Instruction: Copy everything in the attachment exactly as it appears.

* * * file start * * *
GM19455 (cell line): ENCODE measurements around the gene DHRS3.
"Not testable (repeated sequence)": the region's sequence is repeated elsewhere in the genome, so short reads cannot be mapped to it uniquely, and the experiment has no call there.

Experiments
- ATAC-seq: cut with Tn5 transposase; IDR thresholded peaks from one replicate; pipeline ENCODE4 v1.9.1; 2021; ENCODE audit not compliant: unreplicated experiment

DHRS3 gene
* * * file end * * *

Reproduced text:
GM19455 (cell line): ENCODE measurements around the gene DHRS3.
"Not testable (repeated sequence)": the region's sequence is repeated elsewhere in the genome, so short reads cannot be mapped to it uniquely, and the experiment has no call there.

Experiments
- ATAC-seq: cut with Tn5 transposase; IDR thresholded peaks from one replicate; pipeline ENCODE4 v1.9.1; 2021; ENCODE audit not compliant: unreplicated experiment

DHRS3 gene